Our Freedom Is Endangered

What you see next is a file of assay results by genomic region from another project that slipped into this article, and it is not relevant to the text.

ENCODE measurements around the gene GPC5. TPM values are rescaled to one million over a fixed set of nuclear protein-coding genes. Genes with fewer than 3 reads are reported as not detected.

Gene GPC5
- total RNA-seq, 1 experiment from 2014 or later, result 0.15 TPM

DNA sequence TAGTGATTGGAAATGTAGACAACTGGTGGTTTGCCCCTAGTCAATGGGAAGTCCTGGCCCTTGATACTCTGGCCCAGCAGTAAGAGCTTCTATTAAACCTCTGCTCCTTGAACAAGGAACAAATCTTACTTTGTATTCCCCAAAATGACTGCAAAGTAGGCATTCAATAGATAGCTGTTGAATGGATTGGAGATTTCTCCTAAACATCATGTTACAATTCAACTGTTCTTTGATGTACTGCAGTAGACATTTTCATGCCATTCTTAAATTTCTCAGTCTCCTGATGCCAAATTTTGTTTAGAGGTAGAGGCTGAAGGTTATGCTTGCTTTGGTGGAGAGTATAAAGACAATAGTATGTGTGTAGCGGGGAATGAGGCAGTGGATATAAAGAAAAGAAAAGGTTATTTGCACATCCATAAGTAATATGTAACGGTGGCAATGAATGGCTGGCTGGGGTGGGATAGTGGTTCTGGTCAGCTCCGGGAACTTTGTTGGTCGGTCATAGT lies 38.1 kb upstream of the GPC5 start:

by Claudio Grass, Gold Silver Worlds Liberty is a fundamental human right and the cornerstone of our existence. But in our current world, liberty is being attacked from all directions, whether through higher state control or individuals themselves. Liberty is in search for its protector. Those that value and actively promote the ideals of freedom and liberty are few in such an enclosing environment. In the following article, Claudio Grass, Managing Director at Global Gold Switzerland, ventures into a discussion with one of the vanguards of liberty, former President of the Czech Republic, Prof. Ing. Václav Klaus. Mr. Klaus talks about how he embraced the values of classic liberalism and free markets while growing up under communism and the challenges he faced. He speaks about the peaceful split of Czechoslovakia which took place during his years as Prime Minister and also about the transition of the currency system, which was successfully initiated at the same time. You will learn about his stance on the situation in Greece and if a potential exit of countries like Greece from the Eurozone would really be such a disaster. This all comes from a man who says he never intended to be a politician or office seeker. After the fall of communism, his motivation was to establish the rules of a market economy – not to plan its outcome. Communism made me believe in the free market According to Mr. Klaus, it was communism itself which made him follow the concept of the free market. The system was irrational and based on something else, on the opposite of free markets, freedom and pluralistic democracy, which made it relatively easy to see that attempts to mastermind the economy from above were basically wrong. Mr. Klaus explains that his careful study of economics helped him see this difference, saying that the Austrian School of Economics, the Chicago School of Economics and public choice school offered more arguments than other schools of economic thought. In the 1960s, Mr. Klaus worked at the Czechoslovakian Academy of Science, in the Institution of Economics. Although the objective was for him to study and criticize non-Marxist economic theories, he found himself fully supporting them. After the fall of communism, everything was possible Mr. Klaus was born in Czechoslovakia during the communist regime. The idea of separation never occurred to Mr. Klaus, explaining that under communism, all serious discussions about nations, nationality, federation, nation-states and so on were prohibited. Such a debate did not exist. But after the fall of communism, everything became suddenly possible. It is then that the Czechs discovered that Slovakia did not just want the end of communism, but that they also wanted their own sovereign nation-state. He gives us his account as Prime Minister after winning the 1992 parliamentary election. Mr. Klaus was responsible for leading the negotiation process of the separation and therefore offers his interesting insider view of this experience. In the negotiations, the Czechs gave the Slovaks the option either to stay in a common state or to separate. They accepted the second solution. Mr. Klaus’ task as prime minister at the time was to make the separation as friendly, as smoothly and as rapidly as possible. In more or less six months, 25 intergovernmental treaties were signed between the Czech Republic and Slovakia and everything was divided in a peaceful and friendly manner. The 1st of January 1993 marks the official separation of the Czechoslovak federation. What can we learn from the Czech’s transition experience? The political split of the Czech federation entailed that its currency would be divided as well. Due to Mr. Klaus’ leading role in the orchestration of this transition, it is interesting to learn his opinion on whether a potential exit of countries like Greece from the Eurozone would really be such a disaster. Mr. Klaus believes that the political split of the federation was a very useful experience in many respects. The people in Catalonia, Scotland, Quebec, and Flanders have been approaching Mr. Klaus in the last twenty years, asking what to do. However, Mr. Klaus asserts he was never a proponent of separatism. He only understood that a division of a country is useful when the old arrangements could not function efficiently. On the other hand, he is confident that the split of his country set a good example that a friendly split is possible, and that it does not necessarily create big economic losses. However, to quantitatively measure how much the country lost because of the split was impossible, as it was not a controlled experiment. The Czech experience with currency transition is relevant for the current Euro. According to Mr. Klaus, it showed that it’s very easy to divide the currency. For the Czechs and Slovaks, it was practically a non-issue. He argues that “to say that the exit of countries like Greece from the Eurozone would be a disaster is a complete nonsense. It is wishful thinking, or even propaganda.” Mr. Klaus has to laugh when some Europeans keep telling him “look how deeply the Greek and European economies are intertwined”. The Greek economy represents around 2% of Europe’s GDP. Meanwhile, the Slovak economy was 1/3 of the Czechoslovak economy and the interconnections were much deeper and bigger. When asked about the Czech central bank’s decision to introduce a price limit on the Euro (similarly to the Swiss central bank), effectively tying the Czech Crown to the Euro, Mr. Klaus says that he does not consider the intervention of the Czech National Bank (CNB) in November 2013 as paving the way for the introduction of the Euro. The CNB tried to intervene because of its fear that the Czech economy is going down and that the small inflation could turn into deflation. It was a standard macroeconomic argument, but one that he totally disagrees with. “We wanted to give a chance to the citizens of the country to buy the privatized firms” Continue Reading>>>